A Community Devoted to the Preservation and Practice of Celestial Navigation and Other Methods of Traditional Wayfinding
From: David Pike
Date: 2015 Mar 28, 17:22 -0700
In some books you read determ the bearing off a celestial object.
How can you do that reliable?
Is there a special compass or so for this purpose?
With a normal magnetic bearing compass you can look only a few degrees upwards
before the compassrose stalls.
A compass with pelorus may works perhaps, but who has that, with a free sight
around a yacht?
So who has the solution for this?
Did you mean determine your heading using a celestial object or determine the bearing of a celestial object? The only difference is whether you lock your rotating device to the azimuth of the body or not.
With a periscopic sextant it’s easy. To get your true heading, lock the sextant to the calculated azimuth of the body on the azimuth ring. Set Hc on the sextant and swing the sextant to your approximate true heading. Identify the body and place it in the centre of the sextant’s aiming tramlines. At the appropriate time, flick the locking switch to its heading locking position (up = head = heading) and read off your true heading from the heading/azimuth ring. To get the bearing of a body do the opposite. Start off locked to true heading and at the appropriate time lock to the azimuth position. In the RAF, most people were happy with one degree accuracy. At least one Victor squadron fitted a Vernier scale to their sextant mountings and claimed to be able to complete airborne compass swings to 0.1 of a degree, but I rather took that with a pinch of salt. I’m not sure they could line up their mountings with the aircraft’s fore and aft datum that accurately or if their aircraft flew that straight.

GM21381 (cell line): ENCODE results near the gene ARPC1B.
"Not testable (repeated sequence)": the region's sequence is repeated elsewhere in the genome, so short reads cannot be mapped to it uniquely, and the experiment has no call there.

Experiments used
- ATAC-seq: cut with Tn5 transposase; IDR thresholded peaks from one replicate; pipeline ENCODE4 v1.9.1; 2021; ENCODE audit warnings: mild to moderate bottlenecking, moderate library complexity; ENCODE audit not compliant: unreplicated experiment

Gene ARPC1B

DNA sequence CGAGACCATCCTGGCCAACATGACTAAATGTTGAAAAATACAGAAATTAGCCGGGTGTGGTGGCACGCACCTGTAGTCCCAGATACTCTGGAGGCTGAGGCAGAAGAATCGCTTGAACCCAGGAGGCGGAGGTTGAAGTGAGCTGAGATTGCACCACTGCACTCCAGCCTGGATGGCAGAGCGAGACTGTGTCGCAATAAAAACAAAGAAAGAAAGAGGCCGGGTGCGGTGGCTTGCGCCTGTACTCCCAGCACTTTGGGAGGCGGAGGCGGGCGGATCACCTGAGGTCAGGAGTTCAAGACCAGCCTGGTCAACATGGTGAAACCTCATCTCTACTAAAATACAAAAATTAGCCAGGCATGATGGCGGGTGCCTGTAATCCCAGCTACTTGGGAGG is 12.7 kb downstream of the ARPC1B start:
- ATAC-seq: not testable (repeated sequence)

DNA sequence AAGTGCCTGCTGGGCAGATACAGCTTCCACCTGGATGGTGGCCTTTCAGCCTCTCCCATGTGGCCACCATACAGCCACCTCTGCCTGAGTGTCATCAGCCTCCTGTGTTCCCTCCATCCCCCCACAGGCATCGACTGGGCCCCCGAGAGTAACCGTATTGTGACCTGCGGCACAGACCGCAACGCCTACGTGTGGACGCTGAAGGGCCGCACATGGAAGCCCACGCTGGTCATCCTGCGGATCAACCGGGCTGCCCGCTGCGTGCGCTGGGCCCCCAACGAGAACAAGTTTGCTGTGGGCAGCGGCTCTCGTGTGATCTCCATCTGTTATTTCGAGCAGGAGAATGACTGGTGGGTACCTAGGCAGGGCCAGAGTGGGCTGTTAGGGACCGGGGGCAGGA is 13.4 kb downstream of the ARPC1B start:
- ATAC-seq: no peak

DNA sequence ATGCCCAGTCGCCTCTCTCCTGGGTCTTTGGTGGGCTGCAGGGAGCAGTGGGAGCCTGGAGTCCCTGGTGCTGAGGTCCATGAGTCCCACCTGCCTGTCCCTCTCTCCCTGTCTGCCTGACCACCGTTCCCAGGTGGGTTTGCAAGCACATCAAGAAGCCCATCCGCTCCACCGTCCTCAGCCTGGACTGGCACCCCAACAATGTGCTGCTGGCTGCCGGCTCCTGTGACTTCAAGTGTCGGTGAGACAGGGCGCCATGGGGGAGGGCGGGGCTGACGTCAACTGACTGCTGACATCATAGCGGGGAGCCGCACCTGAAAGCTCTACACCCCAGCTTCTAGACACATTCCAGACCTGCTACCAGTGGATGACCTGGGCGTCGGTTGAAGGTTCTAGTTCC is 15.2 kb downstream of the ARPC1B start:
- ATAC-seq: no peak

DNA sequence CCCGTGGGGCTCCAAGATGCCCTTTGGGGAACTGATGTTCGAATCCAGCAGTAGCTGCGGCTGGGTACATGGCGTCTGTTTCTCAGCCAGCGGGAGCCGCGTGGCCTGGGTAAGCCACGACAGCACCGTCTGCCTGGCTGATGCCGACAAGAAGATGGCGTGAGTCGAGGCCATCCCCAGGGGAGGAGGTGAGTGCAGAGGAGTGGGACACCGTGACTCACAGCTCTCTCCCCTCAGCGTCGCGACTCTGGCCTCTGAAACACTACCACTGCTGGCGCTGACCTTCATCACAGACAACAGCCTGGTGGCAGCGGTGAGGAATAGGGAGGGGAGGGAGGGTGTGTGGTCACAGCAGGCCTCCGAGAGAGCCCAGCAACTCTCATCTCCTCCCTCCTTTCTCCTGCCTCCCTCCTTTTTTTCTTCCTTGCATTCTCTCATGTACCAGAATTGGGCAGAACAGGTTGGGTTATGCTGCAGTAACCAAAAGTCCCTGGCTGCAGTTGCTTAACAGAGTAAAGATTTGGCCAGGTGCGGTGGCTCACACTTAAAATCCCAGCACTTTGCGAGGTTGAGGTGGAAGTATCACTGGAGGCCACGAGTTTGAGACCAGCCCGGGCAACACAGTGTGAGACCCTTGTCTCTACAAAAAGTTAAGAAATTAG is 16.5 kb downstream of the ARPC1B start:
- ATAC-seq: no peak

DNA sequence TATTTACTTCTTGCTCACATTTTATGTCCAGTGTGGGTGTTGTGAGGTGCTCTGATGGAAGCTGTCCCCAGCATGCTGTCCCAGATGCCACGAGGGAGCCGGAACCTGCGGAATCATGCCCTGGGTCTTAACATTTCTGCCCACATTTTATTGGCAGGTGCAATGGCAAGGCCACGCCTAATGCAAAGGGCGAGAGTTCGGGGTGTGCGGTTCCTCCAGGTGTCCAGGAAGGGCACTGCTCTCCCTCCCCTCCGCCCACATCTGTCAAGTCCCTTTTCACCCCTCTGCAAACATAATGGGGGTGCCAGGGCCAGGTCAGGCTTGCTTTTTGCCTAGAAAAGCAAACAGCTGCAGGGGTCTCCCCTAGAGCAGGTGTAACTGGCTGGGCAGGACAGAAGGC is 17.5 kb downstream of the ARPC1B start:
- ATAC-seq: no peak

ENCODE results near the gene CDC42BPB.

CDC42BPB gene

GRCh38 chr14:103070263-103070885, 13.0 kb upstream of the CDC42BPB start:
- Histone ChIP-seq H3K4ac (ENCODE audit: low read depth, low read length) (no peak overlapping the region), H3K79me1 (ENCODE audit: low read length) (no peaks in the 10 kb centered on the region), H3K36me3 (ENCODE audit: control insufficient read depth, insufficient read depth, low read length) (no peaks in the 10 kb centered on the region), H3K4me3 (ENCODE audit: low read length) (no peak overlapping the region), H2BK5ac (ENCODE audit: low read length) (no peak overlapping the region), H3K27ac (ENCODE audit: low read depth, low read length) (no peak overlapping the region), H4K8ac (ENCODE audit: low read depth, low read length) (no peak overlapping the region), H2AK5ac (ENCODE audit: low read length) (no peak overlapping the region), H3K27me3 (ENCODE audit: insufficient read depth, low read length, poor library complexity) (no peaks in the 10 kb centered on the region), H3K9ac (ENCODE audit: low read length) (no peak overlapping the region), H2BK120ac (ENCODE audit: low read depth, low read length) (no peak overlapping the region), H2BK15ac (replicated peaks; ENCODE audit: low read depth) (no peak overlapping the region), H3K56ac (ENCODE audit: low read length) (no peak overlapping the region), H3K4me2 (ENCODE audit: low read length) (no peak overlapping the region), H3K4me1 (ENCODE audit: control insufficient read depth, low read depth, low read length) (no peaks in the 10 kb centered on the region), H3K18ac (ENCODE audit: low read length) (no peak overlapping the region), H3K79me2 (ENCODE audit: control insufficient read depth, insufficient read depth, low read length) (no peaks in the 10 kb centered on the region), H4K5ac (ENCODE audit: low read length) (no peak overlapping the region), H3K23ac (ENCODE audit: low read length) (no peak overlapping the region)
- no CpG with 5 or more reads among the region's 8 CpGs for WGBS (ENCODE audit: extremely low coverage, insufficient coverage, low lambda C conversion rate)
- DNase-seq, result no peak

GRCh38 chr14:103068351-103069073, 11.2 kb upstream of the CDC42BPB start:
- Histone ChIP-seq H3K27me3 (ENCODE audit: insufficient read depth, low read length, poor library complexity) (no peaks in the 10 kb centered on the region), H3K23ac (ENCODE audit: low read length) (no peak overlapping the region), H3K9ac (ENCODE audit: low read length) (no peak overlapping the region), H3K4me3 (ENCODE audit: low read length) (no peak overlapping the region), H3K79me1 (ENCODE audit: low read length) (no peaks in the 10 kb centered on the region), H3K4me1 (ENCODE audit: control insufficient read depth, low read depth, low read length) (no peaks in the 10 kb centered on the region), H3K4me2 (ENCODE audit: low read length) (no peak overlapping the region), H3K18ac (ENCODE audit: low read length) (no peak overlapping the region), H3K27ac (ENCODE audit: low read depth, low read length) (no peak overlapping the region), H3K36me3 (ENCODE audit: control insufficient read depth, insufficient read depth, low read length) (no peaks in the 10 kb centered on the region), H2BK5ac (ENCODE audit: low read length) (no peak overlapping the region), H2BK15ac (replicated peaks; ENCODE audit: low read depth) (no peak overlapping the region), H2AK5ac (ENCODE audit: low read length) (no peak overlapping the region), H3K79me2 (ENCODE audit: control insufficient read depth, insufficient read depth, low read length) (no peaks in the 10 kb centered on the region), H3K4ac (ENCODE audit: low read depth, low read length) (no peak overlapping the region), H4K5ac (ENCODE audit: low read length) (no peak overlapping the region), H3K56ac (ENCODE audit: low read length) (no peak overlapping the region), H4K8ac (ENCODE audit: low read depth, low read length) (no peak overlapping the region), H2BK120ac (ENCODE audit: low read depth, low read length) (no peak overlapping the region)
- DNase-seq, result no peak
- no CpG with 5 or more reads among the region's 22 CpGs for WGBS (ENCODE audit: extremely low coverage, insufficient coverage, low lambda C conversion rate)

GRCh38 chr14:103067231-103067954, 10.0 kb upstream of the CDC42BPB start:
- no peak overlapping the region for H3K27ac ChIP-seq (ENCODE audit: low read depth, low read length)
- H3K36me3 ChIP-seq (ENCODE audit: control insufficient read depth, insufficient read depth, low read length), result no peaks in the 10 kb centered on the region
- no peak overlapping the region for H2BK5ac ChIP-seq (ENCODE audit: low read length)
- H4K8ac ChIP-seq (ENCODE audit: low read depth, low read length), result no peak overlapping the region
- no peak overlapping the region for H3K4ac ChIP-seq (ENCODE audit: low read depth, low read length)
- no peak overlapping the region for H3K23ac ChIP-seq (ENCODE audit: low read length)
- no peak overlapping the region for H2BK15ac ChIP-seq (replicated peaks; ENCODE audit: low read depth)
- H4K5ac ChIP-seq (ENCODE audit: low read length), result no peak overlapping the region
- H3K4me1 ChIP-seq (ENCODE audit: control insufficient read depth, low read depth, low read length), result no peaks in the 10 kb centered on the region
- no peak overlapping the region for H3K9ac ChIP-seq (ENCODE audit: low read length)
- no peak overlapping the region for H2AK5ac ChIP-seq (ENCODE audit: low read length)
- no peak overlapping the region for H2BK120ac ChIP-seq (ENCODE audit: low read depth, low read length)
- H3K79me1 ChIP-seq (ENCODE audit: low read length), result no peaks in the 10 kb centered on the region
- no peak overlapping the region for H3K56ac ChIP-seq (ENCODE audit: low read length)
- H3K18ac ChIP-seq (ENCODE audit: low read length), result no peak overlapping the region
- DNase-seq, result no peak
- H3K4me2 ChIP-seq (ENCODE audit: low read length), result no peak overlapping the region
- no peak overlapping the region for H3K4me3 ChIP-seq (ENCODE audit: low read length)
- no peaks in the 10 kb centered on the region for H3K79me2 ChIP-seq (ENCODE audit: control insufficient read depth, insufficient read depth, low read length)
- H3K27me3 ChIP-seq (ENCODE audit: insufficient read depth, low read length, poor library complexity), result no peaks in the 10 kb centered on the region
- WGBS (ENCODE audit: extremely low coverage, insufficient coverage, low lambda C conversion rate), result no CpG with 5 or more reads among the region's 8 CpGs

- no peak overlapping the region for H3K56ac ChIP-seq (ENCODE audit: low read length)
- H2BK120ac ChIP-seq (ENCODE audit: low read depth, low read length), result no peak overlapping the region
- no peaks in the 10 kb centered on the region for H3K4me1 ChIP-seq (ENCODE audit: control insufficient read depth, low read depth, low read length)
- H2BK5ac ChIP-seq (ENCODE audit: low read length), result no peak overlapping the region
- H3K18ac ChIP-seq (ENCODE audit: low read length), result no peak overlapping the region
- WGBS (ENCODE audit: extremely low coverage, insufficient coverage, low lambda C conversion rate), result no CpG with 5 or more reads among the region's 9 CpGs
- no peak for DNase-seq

With an astro compass you do more or less the same thing.
I understand it’s also possible to something similar with a proper marine compass binnacle and pelorus, but I’ve never had the chance to try it.
If you can wait until sunrise or sunset, you can calculate the sun’s true bearing using amplitude tables from a set of nautical tables such as Norries, and use that to check your compass. With a good horizon, cleverer men than me could no doubt do the same for the moon, the planets, or the navigational stars.
For less accurate heading checks there’s also Polaris. I once sailed roughly NNW up the east coast of England keeping the starboard shroud in line with Polaris.
If all else fails, there’s the Boy Scout trick using a wrist watch.
For a serious land navigator, I suppose you could glue one of those circular spirit levels to the top of your walking stick and take the bearing of the shadow cast by your walking stick placed vertically in the ground. Dave